16
Jun
Lumosity-Thumb

If you have cable, browse YouTube, enjoy Hulu, or partake in any activity that involves viewing video ads, there's a solid chance you've seen a Lumosity ad. But on the off chance that you haven't, here's one (and you thought browsing a blog would keep you safe).

Lumosity is a service that promises to train your brain in areas related to memory, speed, attentiveness, problem solving, and others. The website launched in 2007 and has millions of members, but many users come via a mobile app that has, thus far, only been available for iOS.

16
Jun
a

It's been a while since AllCast saw a big update, but here one is to brighten your Monday. Koush's media streaming app gains a few new features today, but perhaps his mind has been on other things. The oddly conversational Play Store changelog mentions Game of Thrones in addition to AllCast. I'm hunting for Hodor references in the app, but nothing so far.

2014-06-16 13.55.53

14
Jun
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At this point, Android's notification system is pretty elegant. But there's no way to avoid confusion (and for some users, frustration) when a ton of notifications come in all at once. Echo Lockscreen attempts to fix that with a lockscreen replacement that puts your current notifications front and center, then organizes them by app or urgency. Currently Echo is in alpha testing, and it's a free download in the Play Store.

14
Jun
showyou

Whether you have a few minutes or more than an hour to kill, there is no denying the entertaining value of online videos. They can be anything from educational to comedic, fascinating, or just cute. The problem, however, now that everyone has a camera and an internet connection to upload their masterpieces, is finding good content.

Sure, you can launch the YouTube app and search for a few keywords, play the highest rated or most viewed videos, and enjoy.

13
Jun
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You're going to want to drop what you're doing right now and get ready to spend a little cash. And I do mean little. These are good sales on some great apps and games.

friday

13
Jun
Bubble-Thumb

I don't know about you, but when I first experienced Facebook chat heads, I wanted bubbles for all the things. Paranoid Android's Halo offered this, but it didn't do anything for people with unrooted devices. So when Chris Lacy later released Link Bubble, a web browser that creates a floating bubble every time you click on a link, my desire started to look less like a pipe dream.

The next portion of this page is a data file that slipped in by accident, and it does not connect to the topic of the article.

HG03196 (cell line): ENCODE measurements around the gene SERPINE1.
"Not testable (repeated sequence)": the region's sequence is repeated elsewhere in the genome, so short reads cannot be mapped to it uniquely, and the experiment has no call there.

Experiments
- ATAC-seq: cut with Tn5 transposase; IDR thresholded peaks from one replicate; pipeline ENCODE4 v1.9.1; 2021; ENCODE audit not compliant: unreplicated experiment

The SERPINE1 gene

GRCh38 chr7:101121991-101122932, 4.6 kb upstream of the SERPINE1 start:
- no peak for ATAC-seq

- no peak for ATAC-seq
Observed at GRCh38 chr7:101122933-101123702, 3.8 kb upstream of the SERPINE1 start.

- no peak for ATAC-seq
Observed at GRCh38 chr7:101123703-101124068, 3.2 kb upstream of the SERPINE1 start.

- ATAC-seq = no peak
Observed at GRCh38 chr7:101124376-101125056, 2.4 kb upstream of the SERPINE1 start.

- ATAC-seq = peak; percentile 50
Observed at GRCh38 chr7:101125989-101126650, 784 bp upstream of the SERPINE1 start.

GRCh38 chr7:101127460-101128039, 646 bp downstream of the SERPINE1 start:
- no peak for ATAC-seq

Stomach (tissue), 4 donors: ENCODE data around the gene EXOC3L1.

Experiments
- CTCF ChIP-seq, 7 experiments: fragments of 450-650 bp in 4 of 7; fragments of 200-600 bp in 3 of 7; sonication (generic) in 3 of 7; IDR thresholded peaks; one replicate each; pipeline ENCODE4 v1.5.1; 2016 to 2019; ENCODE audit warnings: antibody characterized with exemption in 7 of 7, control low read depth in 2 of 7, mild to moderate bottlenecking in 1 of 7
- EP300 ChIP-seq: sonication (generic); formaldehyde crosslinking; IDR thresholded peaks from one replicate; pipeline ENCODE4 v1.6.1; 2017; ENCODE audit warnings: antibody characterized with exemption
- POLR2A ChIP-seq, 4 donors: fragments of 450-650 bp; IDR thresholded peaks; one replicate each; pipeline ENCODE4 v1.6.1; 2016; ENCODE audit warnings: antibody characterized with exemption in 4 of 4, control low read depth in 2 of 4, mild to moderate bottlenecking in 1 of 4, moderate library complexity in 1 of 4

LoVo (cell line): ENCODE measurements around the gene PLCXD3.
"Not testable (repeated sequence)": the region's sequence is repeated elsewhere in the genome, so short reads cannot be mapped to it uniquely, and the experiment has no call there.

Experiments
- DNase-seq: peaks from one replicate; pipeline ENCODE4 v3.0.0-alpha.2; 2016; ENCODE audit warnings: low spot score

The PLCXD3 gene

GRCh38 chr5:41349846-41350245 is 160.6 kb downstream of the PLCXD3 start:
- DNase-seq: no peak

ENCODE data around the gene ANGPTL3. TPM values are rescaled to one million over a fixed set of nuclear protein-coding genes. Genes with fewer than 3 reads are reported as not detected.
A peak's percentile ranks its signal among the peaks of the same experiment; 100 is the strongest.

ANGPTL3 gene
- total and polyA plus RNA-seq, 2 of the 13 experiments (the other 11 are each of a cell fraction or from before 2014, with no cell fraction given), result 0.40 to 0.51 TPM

13
Jun
pic

We've all dealt with it before: you hand someone your phone to show them a photo, and the jackass swipes forward and/or backward to look at your other photos. That's a huge no-no, but unfortunately there are still people out there who didn't get the memo (or are just too damn rude to care). Fortunately, there's a way to keep this scenario from happening ever again.

It's a simple app called Focus, and it basically puts other photos under a PIN code, so when someone tries to swipe left or right, they're greeted with this message:

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There are two versions of Focus: an ad-supported, free variant; and a paid version that costs a dollar.

13
Jun
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Google's burgeoning live how-to service, Helpouts, got a brand new version of its Android app yesterday, bringing it up to version 1.3. The service, for those unaware, pairs those who know how to do things with those who do not know how to do things, connecting the two over video. Those doing the helping can charge or offer their insight for free.

At any rate, the updated app offers users improved Helpouts listings, the ability to share Helpouts, refer friends, and manage referrals.

13
Jun
Youtube-Thumb

Version 5.7 of the YouTube Android app introduced the ability to select precisely which quality level you want to stream a video in, as long as that level was 720p or lower. Even then, the options skipped from 360p to 720p. Since that release, users have apparently started to see 480p appear in between the two. Not only that, 1080p has shown up as well.

YouTube

We haven't been able to get the settings to load on our devices, but some of you have reported having better luck.

13
Jun
btu

There is apparently a sport called "soccer" (sometimes confused with football) that is somewhat popular in various places around the world. For those who are particularly serious about getting the perfect kick, BallTune claims to be able to measure the pressure of a soccer ball simply by watching it bounce with your device's camera. Truly this is the future.

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